| 1 in 1 sports|
| Malawi Paralympic Committee|
Malawi competed at the 2016 Summer Paralympics in Rio de Janeiro, Brazil from 7 to 18 September 2016. The country's participation in Rio marked its debut appearance in the quadrennial event, although it had competed in the Summer Olympics ten times since the 1972 Games. The delegation consisted of a single middle-distance runner, Taonere Banda, who qualified for the games via a wildcard. She was chosen as the flag bearer for the opening ceremony and was disqualified from her event, the 1500 metres (T13), for moving outside her lane during her heat.
Malawi at the 2016 Summer Paralympics Wikipedia
Malawi first competed in the Summer Olympics at the 1972 Games in Munich, Germany. They participated on ten occasions prior to the 2016 Summer Paralympics, where they made their Summer Paralympics debut in Rio de Janeiro, Brazil, with the expection of the 1976 Summer Olympics in Montreal and the 1980 Summer Games in the Soviet Union, the former because of a boycott relating to the New Zealand national rugby union team touring South Africa, and the latter because the country joined the United States-led boycott over the 1979 invasion of Afghanistan during the Soviet–Afghan War. Malawi intended to make its first appearance in the Summer Paralympics at the 2012 Games in London but withdrew hours before the opening ceremony started because of a lack of funding. The country participated in the Rio Paralympic Games from 7 to 18 September 2016. Malawi was one of six countries to make their first appearance in the quadrennial event; the others were Aruba, Congo, Somalia, São Tomé and Príncipe and Togo. They sent a single middle-distance runner, Taonere Banda, who was announced by the Malawi Paralympics Committee on 4 July, and was occupied by her coach George Luhanga. Banda was the flag bearer for the opening ceremony.
Every participant at the Paralympics has their disability grouped into one of five disability categories; amputation, the condition may be congenital or sustained through injury or illness; cerebral palsy; wheelchair athletes, there is often overlap between this and other categories; visual impairment, including blindness; Les autres, any physical disability that does not fall strictly under one of the other categories, for example dwarfism or multiple sclerosis. Each Paralympic sport then has its own classifications, dependent upon the specific physical demands of competition. Events are given a code, made of numbers and letters, describing the type of event and classification of the athletes competing. Some sports, such as athletics, divide athletes by both the category and severity of their disabilities, other sports, for example swimming, group competitors from different categories together, the only separation being based on the severity of the disability.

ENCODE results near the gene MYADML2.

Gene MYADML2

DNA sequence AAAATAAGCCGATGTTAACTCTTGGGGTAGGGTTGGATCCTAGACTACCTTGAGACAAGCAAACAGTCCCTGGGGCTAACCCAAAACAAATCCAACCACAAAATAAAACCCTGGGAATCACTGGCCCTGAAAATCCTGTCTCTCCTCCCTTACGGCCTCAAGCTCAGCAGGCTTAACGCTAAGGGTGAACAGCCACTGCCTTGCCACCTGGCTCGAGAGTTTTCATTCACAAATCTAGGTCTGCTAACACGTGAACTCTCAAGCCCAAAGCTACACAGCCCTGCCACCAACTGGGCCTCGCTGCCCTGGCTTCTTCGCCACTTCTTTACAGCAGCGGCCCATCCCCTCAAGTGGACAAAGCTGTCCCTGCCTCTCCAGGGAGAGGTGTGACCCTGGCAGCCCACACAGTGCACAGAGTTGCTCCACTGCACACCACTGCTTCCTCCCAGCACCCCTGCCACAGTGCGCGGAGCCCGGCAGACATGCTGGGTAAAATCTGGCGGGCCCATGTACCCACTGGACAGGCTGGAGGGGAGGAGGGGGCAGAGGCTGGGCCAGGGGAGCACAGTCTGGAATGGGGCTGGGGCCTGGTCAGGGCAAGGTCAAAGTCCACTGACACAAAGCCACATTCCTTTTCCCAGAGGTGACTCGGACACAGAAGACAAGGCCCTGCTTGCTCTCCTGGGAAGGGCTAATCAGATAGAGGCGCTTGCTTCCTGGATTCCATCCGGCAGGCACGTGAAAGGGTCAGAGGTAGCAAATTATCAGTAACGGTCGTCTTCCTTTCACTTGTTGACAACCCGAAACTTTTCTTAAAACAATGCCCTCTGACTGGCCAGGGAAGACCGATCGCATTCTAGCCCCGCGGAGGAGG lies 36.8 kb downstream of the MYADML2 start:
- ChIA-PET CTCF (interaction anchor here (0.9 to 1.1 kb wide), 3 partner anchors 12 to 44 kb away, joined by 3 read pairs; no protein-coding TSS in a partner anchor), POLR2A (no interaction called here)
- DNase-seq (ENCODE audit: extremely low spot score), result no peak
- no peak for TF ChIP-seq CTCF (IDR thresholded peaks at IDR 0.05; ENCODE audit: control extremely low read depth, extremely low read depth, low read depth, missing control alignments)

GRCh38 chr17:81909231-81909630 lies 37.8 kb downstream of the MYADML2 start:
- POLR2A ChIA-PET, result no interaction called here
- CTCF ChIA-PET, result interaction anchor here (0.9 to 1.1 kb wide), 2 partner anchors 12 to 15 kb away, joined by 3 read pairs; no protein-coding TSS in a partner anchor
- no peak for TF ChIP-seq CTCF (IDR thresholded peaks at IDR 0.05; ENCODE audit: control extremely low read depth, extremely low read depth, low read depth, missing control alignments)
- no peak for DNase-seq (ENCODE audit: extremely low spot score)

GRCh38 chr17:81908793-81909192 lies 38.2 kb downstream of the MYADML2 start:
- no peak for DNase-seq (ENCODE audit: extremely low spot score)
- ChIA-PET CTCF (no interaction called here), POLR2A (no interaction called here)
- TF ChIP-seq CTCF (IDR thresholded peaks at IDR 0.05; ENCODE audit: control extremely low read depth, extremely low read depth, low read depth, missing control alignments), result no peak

Taonere Banda was the first Malawian Paralympic athlete to compete at the quadrennial event. She qualified for the games via a wildcard because the country did not have any athletes who met the qualification standards. Banda spent the 60 days in the buildup to Rio training for the event, but amenities in Malawi were imperfect and she trained on a dusty, uneven running track without standard defined lanes. She stated that it had been her childhood ambition to represent Malawi at a major international sporting event and this was her sole opportunity to prove her athletic abilities in her event, the 1500 metres (T13). Banda was drawn in the first heat on 8 September. She attacked the first lap aggressively taking up a commanding lead, but her initial speed saw her tire in the latter stages and she lost the lead in the last 600 metres of the race to finish fourth. Banda was later disqualified when she was observed to leave her lane during the heat. Nevertheless, she said that when she returned to Malawi, she would encourage people with disabilities to work hard and participate in sporting events.Women's Track